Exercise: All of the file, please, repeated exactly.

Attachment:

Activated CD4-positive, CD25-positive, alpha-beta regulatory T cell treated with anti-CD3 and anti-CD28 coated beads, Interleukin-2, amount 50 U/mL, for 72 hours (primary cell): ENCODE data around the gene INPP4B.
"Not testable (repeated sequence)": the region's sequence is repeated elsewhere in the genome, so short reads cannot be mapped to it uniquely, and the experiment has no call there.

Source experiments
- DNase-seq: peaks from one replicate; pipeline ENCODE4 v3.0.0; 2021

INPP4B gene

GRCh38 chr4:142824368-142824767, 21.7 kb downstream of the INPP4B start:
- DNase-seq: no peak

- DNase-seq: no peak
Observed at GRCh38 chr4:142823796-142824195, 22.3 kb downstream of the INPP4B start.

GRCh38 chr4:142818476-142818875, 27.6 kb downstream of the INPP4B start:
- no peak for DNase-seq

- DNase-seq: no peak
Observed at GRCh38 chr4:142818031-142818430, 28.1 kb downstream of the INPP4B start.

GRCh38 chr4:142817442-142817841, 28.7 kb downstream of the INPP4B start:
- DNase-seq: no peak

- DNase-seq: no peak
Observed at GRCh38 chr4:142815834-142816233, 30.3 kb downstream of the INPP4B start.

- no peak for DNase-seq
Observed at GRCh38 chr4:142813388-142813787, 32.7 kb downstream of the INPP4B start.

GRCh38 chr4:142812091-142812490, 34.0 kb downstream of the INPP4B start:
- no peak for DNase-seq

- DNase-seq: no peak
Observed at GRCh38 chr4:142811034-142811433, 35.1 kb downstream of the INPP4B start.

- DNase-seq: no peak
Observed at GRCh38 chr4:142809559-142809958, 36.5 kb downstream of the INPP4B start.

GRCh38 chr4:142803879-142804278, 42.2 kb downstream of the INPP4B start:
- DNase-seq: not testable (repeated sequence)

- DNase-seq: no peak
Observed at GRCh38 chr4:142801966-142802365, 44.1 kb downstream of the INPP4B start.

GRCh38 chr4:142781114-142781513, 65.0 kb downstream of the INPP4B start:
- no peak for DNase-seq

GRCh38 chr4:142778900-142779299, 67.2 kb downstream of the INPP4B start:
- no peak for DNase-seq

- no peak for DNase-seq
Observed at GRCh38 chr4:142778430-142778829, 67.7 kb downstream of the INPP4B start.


Activated CD4-positive, CD25-positive, alpha-beta regulatory T cell treated with anti-CD3 and anti-CD28 coated beads, Interleukin-2, amount 50 U/mL, for 72 hours (primary cell): ENCODE data around the gene INPP4B.
"Not testable (repeated sequence)": the region's sequence is repeated elsewhere in the genome, so short reads cannot be mapped to it uniquely, and the experiment has no call there.

Source experiments
- DNase-seq: peaks from one replicate; pipeline ENCODE4 v3.0.0; 2021

INPP4B gene

GRCh38 chr4:142824368-142824767, 21.7 kb downstream of the INPP4B start:
- DNase-seq: no peak

- DNase-seq: no peak
Observed at GRCh38 chr4:142823796-142824195, 22.3 kb downstream of the INPP4B start.

GRCh38 chr4:142818476-142818875, 27.6 kb downstream of the INPP4B start:
- no peak for DNase-seq

- DNase-seq: no peak
Observed at GRCh38 chr4:142818031-142818430, 28.1 kb downstream of the INPP4B start.

GRCh38 chr4:142817442-142817841, 28.7 kb downstream of the INPP4B start:
- DNase-seq: no peak

- DNase-seq: no peak
Observed at GRCh38 chr4:142815834-142816233, 30.3 kb downstream of the INPP4B start.

- no peak for DNase-seq
Observed at GRCh38 chr4:142813388-142813787, 32.7 kb downstream of the INPP4B start.

GRCh38 chr4:142812091-142812490, 34.0 kb downstream of the INPP4B start:
- no peak for DNase-seq

- DNase-seq: no peak
Observed at GRCh38 chr4:142811034-142811433, 35.1 kb downstream of the INPP4B start.

- DNase-seq: no peak
Observed at GRCh38 chr4:142809559-142809958, 36.5 kb downstream of the INPP4B start.

GRCh38 chr4:142803879-142804278, 42.2 kb downstream of the INPP4B start:
- DNase-seq: not testable (repeated sequence)

- DNase-seq: no peak
Observed at GRCh38 chr4:142801966-142802365, 44.1 kb downstream of the INPP4B start.

GRCh38 chr4:142781114-142781513, 65.0 kb downstream of the INPP4B start:
- no peak for DNase-seq

GRCh38 chr4:142778900-142779299, 67.2 kb downstream of the INPP4B start:
- no peak for DNase-seq

- no peak for DNase-seq
Observed at GRCh38 chr4:142778430-142778829, 67.7 kb downstream of the INPP4B start.